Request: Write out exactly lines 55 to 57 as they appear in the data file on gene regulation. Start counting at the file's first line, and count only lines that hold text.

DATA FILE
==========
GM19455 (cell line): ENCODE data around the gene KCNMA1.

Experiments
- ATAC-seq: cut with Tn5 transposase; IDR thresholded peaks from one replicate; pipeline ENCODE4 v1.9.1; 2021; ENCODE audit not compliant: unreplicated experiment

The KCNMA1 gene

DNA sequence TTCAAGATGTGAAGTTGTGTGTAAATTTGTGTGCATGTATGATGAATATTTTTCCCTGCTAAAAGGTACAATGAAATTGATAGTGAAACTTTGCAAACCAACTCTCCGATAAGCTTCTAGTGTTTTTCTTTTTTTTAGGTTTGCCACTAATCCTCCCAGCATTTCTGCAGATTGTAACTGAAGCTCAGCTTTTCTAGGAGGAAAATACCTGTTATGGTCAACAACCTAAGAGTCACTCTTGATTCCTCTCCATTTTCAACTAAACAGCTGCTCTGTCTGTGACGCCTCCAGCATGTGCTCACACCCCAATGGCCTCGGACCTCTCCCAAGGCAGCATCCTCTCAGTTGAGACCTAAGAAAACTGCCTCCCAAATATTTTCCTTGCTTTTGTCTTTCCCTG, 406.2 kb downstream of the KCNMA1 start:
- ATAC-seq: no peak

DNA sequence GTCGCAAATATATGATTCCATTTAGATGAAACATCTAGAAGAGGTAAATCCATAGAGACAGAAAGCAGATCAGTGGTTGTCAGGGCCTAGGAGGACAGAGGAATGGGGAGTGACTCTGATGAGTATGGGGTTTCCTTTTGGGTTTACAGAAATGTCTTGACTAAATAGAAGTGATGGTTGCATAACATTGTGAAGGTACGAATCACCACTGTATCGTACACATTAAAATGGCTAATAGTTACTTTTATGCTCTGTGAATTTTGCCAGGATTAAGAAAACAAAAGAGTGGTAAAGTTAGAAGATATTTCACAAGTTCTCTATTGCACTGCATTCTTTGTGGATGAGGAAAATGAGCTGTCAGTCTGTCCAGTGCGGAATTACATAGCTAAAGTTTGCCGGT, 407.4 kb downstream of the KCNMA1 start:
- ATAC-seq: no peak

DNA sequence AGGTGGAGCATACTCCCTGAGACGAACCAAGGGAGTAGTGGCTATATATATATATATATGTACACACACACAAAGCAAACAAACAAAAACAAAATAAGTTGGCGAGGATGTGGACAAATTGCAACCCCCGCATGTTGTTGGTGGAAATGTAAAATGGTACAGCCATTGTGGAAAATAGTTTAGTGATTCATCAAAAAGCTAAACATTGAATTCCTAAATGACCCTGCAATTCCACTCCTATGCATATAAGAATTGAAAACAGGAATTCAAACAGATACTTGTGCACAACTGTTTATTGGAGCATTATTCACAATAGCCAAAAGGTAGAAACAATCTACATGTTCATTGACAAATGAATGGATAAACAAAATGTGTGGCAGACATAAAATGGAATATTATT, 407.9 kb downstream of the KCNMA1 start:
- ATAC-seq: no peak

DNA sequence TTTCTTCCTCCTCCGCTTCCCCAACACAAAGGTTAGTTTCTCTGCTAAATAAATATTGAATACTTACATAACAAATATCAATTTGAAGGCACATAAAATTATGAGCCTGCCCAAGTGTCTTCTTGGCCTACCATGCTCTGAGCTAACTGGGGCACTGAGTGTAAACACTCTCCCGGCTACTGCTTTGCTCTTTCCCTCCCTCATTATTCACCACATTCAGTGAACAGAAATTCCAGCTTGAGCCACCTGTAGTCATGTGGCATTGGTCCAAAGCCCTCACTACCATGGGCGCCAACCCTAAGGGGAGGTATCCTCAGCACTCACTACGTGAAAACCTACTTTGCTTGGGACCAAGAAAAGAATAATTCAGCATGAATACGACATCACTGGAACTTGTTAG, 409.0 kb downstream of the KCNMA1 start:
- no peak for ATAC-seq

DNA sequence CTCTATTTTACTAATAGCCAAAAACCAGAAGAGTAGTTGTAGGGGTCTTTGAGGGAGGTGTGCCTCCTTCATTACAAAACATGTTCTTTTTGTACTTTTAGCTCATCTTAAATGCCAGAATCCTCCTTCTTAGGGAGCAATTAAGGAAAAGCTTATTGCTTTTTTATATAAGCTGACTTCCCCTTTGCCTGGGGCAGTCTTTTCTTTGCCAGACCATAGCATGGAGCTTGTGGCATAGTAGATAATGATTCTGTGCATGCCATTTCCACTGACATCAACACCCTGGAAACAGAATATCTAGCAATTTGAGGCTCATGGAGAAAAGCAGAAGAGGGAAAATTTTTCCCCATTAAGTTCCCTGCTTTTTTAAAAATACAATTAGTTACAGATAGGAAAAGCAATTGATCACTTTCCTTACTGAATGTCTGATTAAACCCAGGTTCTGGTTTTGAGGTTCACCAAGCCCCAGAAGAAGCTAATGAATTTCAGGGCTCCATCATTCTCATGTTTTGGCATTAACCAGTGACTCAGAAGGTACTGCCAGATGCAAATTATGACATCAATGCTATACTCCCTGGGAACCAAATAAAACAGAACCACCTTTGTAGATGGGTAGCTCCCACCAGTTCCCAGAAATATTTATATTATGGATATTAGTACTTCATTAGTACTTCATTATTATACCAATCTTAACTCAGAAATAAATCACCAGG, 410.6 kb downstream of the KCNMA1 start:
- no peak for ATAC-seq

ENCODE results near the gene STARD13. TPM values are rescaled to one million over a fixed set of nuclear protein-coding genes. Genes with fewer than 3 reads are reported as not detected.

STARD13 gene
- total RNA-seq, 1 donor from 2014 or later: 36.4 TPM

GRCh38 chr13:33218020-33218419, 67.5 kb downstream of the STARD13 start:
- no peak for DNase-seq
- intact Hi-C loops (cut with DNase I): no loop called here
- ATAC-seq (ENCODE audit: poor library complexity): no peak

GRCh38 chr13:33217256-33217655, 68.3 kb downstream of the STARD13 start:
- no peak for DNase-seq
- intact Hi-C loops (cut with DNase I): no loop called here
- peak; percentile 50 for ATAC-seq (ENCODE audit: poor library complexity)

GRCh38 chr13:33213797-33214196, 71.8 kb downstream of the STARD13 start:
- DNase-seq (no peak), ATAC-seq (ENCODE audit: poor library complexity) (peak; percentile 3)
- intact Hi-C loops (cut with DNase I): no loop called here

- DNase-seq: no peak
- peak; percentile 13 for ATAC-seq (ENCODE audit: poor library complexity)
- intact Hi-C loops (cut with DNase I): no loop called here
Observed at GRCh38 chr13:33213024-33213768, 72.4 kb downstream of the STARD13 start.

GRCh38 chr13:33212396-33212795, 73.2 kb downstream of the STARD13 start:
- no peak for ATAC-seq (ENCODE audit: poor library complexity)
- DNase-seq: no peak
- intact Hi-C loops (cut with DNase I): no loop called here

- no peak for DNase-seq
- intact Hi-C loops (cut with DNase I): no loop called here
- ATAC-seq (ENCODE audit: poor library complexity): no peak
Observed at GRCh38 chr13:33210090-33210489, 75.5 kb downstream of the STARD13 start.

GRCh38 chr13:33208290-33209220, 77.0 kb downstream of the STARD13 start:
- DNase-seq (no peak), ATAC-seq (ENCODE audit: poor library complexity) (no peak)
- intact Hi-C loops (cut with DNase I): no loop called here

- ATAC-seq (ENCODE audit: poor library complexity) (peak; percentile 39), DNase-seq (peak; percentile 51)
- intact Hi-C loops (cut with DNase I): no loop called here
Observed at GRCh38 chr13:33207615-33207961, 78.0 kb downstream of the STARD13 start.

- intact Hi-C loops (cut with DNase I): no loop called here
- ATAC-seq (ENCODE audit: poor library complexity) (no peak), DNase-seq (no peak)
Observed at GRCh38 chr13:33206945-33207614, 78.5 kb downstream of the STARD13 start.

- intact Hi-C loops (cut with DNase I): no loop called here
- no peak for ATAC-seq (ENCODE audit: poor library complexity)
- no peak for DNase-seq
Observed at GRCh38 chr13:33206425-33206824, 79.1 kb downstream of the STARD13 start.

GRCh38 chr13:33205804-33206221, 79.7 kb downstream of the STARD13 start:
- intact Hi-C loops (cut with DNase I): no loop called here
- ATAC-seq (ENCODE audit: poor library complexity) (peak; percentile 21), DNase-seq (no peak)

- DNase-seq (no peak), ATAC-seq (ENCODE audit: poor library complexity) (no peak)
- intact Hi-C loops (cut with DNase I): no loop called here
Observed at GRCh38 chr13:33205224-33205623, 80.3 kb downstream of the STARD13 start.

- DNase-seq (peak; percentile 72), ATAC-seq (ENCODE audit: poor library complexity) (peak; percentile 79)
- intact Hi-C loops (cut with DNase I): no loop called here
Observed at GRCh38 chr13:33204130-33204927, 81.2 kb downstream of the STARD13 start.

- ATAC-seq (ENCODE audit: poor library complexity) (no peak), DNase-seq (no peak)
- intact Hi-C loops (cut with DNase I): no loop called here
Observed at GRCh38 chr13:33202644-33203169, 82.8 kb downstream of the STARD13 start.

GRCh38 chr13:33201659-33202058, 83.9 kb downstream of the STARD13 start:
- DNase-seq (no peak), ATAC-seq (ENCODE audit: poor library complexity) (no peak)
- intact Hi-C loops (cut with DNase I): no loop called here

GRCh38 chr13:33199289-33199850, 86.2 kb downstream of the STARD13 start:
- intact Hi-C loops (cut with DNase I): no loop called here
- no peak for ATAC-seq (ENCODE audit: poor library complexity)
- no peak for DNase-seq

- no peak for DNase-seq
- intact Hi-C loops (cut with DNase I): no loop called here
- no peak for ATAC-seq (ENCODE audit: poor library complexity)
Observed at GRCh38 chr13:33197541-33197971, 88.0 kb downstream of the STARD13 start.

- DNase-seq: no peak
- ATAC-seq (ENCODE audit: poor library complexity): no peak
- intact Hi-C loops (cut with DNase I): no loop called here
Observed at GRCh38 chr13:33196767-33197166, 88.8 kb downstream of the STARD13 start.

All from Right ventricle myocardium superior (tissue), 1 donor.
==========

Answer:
- intact Hi-C loops (cut with DNase I): no loop called here
- ATAC-seq (ENCODE audit: poor library complexity) (peak; percentile 21), DNase-seq (no peak)

- DNase-seq (no peak), ATAC-seq (ENCODE audit: poor library complexity) (no peak)